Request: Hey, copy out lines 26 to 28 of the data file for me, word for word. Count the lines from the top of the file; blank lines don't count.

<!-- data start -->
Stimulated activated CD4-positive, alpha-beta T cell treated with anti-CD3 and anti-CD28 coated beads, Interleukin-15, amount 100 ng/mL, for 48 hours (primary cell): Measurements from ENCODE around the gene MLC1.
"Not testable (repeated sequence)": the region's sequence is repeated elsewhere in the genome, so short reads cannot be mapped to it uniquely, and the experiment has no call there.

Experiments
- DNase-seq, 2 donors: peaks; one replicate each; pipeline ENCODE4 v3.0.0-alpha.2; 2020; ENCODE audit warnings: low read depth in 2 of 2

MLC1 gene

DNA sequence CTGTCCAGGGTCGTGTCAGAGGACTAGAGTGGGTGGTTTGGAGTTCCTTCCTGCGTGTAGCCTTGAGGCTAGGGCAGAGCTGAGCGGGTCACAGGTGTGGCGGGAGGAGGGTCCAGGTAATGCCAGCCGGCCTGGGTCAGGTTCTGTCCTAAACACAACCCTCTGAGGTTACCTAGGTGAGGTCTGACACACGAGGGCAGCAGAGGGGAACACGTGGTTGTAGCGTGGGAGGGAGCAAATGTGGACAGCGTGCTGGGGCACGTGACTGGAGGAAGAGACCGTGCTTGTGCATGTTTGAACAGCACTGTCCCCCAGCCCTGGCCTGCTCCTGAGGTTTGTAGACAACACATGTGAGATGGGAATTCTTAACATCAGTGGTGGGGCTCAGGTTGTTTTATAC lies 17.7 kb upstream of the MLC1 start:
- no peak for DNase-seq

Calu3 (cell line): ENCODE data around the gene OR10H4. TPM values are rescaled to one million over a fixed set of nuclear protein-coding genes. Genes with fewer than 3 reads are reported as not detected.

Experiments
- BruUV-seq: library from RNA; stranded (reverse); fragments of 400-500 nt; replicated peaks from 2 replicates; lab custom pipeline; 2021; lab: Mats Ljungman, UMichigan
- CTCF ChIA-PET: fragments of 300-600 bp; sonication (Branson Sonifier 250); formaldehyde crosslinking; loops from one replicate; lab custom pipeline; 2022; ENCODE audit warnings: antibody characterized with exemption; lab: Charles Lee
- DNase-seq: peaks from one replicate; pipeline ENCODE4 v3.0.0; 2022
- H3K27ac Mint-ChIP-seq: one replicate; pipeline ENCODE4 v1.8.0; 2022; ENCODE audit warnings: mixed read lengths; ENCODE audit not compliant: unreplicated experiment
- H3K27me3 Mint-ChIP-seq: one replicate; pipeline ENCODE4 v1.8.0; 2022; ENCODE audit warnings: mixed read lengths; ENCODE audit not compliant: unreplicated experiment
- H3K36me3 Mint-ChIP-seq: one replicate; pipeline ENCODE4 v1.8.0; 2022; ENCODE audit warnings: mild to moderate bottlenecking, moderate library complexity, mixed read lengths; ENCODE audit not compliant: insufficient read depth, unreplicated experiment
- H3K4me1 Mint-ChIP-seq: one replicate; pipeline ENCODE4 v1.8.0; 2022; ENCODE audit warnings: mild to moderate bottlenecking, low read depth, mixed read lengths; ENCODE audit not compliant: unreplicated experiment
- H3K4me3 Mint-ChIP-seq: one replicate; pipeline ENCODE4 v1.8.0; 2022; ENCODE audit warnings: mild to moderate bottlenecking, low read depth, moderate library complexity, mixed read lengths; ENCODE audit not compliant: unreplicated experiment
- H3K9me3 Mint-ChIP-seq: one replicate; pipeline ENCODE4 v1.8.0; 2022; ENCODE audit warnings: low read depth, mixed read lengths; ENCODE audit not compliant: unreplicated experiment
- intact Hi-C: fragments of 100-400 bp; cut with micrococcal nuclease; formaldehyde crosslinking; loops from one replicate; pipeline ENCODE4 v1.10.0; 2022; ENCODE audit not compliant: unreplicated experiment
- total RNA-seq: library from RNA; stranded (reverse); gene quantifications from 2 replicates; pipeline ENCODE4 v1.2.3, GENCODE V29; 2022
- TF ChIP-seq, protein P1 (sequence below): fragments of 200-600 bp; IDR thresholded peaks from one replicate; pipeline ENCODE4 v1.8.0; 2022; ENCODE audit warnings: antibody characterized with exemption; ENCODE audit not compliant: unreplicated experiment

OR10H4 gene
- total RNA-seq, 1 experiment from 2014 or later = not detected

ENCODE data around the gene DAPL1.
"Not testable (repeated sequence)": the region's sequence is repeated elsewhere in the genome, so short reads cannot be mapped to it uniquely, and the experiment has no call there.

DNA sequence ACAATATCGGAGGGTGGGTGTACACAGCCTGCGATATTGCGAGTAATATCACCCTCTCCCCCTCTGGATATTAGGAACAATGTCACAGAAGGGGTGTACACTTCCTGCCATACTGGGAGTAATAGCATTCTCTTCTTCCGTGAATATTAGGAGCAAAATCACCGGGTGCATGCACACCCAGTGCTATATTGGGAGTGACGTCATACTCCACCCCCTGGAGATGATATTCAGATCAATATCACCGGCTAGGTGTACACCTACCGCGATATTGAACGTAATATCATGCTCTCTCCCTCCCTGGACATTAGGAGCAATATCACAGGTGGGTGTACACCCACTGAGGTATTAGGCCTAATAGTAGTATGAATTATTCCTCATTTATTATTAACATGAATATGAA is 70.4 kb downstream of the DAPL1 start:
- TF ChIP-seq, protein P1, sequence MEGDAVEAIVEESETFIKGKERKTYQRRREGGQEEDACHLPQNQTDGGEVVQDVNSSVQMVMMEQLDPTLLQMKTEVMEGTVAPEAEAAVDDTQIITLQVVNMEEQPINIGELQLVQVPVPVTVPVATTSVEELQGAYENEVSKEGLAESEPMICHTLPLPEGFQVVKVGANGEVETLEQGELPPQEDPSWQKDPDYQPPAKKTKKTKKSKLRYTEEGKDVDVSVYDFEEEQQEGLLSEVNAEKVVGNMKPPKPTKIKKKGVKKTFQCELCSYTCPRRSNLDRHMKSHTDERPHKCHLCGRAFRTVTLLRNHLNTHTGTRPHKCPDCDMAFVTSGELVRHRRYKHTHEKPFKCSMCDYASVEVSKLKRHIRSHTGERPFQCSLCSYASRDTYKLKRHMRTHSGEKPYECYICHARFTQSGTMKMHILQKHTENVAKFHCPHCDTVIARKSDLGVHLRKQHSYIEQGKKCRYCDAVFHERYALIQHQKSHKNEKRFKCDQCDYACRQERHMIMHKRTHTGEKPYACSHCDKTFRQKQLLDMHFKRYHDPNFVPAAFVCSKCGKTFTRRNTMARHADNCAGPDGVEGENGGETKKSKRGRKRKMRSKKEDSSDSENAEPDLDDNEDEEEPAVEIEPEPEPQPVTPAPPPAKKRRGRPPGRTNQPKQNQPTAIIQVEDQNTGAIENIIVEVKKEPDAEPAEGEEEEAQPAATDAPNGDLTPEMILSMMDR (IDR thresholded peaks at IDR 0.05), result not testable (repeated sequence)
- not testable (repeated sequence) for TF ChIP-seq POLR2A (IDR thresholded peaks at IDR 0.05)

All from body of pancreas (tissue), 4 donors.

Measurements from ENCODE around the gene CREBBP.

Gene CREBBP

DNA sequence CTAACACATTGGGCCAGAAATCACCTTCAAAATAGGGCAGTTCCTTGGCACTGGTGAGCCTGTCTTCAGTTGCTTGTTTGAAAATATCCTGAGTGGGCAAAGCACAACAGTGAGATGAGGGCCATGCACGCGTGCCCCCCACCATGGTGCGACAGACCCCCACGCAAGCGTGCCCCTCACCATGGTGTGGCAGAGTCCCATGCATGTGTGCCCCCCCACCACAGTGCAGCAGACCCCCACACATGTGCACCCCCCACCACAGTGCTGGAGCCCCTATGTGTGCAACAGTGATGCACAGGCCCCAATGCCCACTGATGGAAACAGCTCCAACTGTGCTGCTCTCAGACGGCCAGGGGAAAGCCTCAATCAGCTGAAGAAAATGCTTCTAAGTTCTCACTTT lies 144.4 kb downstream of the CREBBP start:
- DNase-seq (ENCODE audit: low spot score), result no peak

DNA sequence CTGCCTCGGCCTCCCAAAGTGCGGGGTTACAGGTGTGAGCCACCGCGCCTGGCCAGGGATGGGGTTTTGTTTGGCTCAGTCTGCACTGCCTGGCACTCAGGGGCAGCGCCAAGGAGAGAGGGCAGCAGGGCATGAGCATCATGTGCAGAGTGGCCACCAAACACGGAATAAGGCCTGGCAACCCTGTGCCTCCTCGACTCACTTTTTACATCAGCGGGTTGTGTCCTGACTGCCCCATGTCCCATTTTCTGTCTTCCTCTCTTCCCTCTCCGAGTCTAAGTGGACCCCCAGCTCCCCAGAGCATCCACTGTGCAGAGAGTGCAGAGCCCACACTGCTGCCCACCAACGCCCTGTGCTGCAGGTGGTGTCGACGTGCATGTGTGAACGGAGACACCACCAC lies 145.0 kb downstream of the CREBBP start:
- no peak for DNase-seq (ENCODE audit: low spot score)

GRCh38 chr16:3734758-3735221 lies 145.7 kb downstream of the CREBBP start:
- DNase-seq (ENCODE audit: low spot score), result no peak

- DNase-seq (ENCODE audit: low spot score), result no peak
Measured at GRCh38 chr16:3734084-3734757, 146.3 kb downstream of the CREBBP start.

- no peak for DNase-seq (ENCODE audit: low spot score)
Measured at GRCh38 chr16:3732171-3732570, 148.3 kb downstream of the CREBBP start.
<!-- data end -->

DNA sequence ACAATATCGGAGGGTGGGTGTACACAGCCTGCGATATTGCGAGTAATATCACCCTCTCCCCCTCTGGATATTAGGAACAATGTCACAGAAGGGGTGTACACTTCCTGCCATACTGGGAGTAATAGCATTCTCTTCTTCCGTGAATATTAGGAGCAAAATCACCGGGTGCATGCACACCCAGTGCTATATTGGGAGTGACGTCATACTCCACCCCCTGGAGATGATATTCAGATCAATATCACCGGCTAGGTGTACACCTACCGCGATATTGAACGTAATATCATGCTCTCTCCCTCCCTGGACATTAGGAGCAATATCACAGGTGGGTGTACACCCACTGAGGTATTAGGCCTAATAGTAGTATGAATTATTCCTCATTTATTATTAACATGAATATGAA is 70.4 kb downstream of the DAPL1 start:
- TF ChIP-seq, protein P1, sequence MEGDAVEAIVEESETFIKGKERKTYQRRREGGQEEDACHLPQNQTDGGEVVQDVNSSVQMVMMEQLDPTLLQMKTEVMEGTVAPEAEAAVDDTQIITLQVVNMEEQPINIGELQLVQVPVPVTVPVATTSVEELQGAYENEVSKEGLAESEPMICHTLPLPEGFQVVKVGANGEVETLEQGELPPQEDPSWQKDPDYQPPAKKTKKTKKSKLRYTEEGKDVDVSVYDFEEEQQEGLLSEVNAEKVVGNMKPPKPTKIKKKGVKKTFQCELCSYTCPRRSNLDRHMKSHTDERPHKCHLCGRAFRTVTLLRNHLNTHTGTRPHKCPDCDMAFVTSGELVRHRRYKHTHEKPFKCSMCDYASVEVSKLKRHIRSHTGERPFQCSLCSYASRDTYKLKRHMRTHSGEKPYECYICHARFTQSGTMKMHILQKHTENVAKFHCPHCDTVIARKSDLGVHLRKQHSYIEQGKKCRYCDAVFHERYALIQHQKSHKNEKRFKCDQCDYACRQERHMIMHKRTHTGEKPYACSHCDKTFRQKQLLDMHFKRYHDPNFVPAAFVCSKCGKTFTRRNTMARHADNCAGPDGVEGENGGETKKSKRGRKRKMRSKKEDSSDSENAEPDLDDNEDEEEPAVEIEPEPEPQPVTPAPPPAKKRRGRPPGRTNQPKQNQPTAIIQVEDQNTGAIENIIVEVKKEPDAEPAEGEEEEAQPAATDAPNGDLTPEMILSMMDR (IDR thresholded peaks at IDR 0.05), result not testable (repeated sequence)
- not testable (repeated sequence) for TF ChIP-seq POLR2A (IDR thresholded peaks at IDR 0.05)